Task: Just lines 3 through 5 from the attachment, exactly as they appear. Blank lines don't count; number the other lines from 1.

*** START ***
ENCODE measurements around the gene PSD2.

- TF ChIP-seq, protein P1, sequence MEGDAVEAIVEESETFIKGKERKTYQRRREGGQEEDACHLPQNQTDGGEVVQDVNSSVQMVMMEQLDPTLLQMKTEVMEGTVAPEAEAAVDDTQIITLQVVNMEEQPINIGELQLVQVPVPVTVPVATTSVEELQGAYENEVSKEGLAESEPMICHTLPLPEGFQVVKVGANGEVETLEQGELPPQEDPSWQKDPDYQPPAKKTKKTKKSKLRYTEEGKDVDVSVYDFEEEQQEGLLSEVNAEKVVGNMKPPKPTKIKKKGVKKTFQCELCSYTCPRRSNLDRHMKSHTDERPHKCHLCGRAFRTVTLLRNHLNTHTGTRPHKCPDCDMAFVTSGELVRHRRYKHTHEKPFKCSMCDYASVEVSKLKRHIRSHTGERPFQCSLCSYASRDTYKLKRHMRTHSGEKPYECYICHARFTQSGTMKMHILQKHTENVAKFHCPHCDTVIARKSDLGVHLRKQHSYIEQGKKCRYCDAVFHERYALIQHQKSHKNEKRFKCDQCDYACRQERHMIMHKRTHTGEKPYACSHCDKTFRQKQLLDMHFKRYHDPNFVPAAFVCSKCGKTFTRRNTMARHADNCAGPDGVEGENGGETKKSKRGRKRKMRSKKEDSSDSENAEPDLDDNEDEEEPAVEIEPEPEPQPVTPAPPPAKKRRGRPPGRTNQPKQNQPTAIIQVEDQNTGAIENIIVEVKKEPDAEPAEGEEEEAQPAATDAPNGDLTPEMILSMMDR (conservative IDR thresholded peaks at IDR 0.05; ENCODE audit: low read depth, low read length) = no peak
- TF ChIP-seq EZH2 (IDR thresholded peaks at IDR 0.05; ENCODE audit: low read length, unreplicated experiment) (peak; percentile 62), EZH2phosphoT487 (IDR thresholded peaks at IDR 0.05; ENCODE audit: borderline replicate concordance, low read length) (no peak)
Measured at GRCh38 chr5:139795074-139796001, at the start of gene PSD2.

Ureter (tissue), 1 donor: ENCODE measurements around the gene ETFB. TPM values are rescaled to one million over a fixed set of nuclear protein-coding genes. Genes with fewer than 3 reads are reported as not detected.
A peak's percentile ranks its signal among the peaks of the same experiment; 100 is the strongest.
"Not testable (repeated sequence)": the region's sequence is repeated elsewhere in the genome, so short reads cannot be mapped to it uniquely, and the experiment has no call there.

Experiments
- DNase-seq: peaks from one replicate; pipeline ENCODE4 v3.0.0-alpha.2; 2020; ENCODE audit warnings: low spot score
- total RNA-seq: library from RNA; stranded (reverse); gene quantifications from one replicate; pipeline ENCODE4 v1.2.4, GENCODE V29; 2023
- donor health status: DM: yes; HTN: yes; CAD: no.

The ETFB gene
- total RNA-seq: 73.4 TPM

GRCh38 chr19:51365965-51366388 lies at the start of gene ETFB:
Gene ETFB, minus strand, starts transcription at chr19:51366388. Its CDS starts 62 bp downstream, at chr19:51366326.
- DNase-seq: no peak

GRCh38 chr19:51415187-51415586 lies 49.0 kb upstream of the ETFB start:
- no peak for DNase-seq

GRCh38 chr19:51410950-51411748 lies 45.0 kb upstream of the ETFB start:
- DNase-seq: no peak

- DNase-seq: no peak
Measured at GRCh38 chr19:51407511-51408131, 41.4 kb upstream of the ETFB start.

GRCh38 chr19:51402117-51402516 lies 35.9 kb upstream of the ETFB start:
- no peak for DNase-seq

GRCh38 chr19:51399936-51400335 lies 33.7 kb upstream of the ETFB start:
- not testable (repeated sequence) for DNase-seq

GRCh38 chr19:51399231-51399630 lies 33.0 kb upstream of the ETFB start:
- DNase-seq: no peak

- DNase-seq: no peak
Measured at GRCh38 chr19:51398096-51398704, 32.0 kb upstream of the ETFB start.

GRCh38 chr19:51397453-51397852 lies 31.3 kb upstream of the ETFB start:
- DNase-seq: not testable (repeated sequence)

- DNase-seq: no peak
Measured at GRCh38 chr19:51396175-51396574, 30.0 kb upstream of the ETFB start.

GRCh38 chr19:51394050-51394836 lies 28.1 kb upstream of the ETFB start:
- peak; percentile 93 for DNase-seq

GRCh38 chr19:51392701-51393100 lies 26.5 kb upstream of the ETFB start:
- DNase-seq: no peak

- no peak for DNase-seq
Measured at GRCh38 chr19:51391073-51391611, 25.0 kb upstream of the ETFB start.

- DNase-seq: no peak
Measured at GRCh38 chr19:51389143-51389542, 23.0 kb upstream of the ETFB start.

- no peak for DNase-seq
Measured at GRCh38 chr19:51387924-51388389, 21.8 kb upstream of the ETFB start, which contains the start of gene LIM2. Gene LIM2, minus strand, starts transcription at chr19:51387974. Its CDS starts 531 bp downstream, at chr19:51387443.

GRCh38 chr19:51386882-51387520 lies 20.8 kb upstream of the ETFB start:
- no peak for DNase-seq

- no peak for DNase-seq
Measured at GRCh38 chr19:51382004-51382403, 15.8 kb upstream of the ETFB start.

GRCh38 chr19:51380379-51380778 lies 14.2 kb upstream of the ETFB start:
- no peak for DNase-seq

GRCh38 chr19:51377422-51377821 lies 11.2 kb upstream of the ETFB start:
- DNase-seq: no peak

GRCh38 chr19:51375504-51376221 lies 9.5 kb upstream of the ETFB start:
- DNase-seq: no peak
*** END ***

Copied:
- TF ChIP-seq EZH2 (IDR thresholded peaks at IDR 0.05; ENCODE audit: low read length, unreplicated experiment) (peak; percentile 62), EZH2phosphoT487 (IDR thresholded peaks at IDR 0.05; ENCODE audit: borderline replicate concordance, low read length) (no peak)
Measured at GRCh38 chr5:139795074-139796001, at the start of gene PSD2.

Ureter (tissue), 1 donor: ENCODE measurements around the gene ETFB. TPM values are rescaled to one million over a fixed set of nuclear protein-coding genes. Genes with fewer than 3 reads are reported as not detected.